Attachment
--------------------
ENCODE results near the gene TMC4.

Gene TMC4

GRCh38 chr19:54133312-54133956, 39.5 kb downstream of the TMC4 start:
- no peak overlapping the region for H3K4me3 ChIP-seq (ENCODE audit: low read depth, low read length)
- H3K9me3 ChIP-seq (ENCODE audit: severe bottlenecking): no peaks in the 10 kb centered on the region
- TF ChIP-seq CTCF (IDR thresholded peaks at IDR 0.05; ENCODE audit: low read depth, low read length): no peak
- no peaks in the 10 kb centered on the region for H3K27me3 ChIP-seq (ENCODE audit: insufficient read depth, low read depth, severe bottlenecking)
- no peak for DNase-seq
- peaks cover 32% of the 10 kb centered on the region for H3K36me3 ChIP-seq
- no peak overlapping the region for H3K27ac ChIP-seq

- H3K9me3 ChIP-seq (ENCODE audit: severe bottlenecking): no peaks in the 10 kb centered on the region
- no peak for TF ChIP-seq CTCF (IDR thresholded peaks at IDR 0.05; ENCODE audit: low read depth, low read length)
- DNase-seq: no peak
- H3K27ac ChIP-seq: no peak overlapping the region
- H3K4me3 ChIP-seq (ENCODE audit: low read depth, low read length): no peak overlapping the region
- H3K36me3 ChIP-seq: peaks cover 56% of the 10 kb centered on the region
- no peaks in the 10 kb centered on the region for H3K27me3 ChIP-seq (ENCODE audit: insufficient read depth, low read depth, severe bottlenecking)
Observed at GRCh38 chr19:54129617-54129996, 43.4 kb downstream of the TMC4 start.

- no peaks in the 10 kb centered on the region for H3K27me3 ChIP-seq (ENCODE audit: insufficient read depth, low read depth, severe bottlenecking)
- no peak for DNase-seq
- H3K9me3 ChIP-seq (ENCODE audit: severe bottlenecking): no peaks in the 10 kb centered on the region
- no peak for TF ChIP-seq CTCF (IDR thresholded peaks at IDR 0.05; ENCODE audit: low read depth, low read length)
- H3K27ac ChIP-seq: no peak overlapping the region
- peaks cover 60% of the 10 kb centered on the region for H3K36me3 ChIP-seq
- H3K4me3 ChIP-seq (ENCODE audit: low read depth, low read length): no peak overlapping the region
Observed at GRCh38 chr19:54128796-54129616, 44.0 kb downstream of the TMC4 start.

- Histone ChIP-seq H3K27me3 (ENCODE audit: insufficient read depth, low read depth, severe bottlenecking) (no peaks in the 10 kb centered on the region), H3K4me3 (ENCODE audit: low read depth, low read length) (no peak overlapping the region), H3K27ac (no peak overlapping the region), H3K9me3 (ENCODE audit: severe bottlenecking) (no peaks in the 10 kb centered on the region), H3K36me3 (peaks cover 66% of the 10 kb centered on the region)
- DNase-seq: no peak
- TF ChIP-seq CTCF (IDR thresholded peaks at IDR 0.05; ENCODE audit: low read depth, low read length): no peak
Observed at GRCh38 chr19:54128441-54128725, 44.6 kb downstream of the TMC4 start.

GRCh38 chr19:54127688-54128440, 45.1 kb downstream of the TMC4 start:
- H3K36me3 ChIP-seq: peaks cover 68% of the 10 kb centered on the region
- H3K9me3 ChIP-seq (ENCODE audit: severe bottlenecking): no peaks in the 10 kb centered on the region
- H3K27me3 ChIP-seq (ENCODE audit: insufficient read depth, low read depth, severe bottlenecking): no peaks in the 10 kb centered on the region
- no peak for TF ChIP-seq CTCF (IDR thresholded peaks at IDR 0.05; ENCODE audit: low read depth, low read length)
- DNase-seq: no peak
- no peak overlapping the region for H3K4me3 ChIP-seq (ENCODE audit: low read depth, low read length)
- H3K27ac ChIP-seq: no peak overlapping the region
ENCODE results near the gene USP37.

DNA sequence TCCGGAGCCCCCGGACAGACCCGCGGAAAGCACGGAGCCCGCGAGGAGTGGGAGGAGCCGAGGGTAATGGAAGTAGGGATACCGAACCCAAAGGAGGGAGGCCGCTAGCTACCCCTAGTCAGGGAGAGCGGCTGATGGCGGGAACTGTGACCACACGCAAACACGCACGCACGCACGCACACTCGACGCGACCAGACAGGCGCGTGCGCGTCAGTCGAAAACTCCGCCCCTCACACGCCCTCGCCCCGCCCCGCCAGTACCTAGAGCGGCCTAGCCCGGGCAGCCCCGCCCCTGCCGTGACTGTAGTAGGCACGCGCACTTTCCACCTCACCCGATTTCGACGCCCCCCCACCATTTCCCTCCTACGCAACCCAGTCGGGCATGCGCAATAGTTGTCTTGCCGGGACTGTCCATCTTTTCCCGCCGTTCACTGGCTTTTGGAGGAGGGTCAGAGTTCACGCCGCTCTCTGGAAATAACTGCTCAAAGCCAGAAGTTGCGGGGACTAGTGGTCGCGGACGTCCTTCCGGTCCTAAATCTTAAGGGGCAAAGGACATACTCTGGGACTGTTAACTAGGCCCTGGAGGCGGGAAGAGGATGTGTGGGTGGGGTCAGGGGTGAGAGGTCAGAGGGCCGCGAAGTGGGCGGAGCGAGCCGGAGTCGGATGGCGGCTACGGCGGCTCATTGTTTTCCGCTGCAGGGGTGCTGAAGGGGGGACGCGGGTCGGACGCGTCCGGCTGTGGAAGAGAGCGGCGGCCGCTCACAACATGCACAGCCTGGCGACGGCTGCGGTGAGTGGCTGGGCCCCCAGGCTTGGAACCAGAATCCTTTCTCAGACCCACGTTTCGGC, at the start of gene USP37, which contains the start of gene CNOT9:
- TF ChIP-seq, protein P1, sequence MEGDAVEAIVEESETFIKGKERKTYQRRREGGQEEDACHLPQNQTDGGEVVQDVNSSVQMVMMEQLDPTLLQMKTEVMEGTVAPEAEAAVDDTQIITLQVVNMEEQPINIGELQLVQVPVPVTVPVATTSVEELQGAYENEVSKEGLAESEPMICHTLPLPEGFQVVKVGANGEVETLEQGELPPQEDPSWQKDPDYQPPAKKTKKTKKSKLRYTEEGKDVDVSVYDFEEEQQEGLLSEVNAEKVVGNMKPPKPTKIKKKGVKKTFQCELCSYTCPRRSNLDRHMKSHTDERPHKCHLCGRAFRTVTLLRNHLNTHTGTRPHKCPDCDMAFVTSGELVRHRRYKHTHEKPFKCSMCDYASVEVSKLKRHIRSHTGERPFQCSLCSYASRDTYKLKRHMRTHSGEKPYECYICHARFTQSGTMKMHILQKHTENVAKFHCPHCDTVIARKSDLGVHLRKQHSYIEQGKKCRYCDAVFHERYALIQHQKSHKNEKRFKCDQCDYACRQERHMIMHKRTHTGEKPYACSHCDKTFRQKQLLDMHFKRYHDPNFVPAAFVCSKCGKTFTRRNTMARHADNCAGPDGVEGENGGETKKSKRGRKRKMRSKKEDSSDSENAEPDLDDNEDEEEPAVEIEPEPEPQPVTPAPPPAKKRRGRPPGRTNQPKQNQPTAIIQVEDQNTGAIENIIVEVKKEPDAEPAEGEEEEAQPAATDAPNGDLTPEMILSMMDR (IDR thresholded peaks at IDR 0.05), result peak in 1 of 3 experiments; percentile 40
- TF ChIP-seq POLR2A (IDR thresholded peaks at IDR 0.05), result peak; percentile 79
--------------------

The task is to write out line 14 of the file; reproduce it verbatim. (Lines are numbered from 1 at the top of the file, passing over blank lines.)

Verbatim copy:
- H3K27ac ChIP-seq: no peak overlapping the region